It was a Tuesday evening, I had just sat down on the couch after tucking my daughter into bed – books were read, face was painted and snuggles were had – when I heard her soft yet urgent voice, “Mama!?”
I went upstairs and opened the door quickly, asking her what she needed; she said she was scared of monsters. I briefly comforted her before laying out, both logically and rationally, all the evidence and reasons as to why monsters don’t exist.
“Don’t worry, Shae. I promise there’s nothing to be scared of.”
*Ok, are we good? Can I go back downstairs now?*
She wasn’t good, she was still scared.
Because usually, more often than not, our fears, anxieties and worries become fears, anxieties and worries because they are irrational. We know this. It doesn’t help to point it out. And it certainly doesn’t help a kid.
When we’re scared and we’re experiencing big, overwhelming feelings, all we want is for someone to listen and validate our experience – simple as that. So that’s what I did. I just let her talk and yes, it started with monsters, but it wasn’t long before it morphed into the fire and lockdown drills they do at school or something potentially bad happening to our cats.
It took a lot to restrain myself because I just wanted to fix or solve it for her, but instead I just listened, and validated her. I told her that I used have some of those same thoughts and fears. And although I didn’t say much and a part of me really didn’t feel like I was being helpful, I actually was, because she got to spit out and voice all the shit that was floating around in her, all the shit that was just looking for that little, teeny, tiny exit to get out.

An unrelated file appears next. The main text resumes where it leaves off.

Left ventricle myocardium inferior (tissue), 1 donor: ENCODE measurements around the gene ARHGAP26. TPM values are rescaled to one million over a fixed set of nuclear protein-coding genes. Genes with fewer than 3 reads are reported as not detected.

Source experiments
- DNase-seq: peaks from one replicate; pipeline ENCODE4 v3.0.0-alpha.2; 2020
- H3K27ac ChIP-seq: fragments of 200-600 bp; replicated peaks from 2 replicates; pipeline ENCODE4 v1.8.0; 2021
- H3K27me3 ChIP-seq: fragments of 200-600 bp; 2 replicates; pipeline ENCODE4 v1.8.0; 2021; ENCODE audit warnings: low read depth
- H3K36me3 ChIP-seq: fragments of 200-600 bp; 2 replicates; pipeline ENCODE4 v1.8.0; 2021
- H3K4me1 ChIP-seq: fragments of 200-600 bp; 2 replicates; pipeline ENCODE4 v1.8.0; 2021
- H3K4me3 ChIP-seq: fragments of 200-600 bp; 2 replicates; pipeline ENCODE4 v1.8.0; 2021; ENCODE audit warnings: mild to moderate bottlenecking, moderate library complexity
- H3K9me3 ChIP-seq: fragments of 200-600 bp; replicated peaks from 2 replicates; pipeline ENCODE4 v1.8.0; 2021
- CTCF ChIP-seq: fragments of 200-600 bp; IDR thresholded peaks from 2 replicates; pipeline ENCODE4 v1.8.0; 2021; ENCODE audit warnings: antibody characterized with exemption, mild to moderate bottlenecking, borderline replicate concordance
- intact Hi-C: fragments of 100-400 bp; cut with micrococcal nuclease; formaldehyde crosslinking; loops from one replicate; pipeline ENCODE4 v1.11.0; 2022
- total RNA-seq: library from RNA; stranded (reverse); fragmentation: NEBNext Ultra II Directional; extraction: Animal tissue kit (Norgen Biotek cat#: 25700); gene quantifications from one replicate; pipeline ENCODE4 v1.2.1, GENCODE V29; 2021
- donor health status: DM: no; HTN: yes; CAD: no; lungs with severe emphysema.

And as a parent, it’s not easy, and it certainly doesn’t happen like this every time – sometimes we miss the opportunity. But if we’re actively trying to hear ourselves more often and give ourselves that extra ear and care. If we’re trying to slow down long enough and breathe into our own fears, anxieties and worries in order to provide a little, teeny, tiny exit for ourselves, then it becomes easier and more natural for us to be able to give the same to our kids.
So maybe monsters do exist. Maybe it’s when our fears, anxieties and worries aren’t spoken or voiced because someone is too busy trying to fix them. Maybe it’s when we default to keeping things stuck inside because we’re not sure someone will understand. Maybe it’s when we aren’t met with validation or a sense of similarity. Maybe it’s when we pretend that everything is ok, even when it’s not. Or maybe it’s when we start to think that it’s silly or immature of us to be scared or fearful of these clearly irrational things, when in fact it’s actually silly or naïve of us to not recognize and understand all of the damn good reasons we have as to why we are.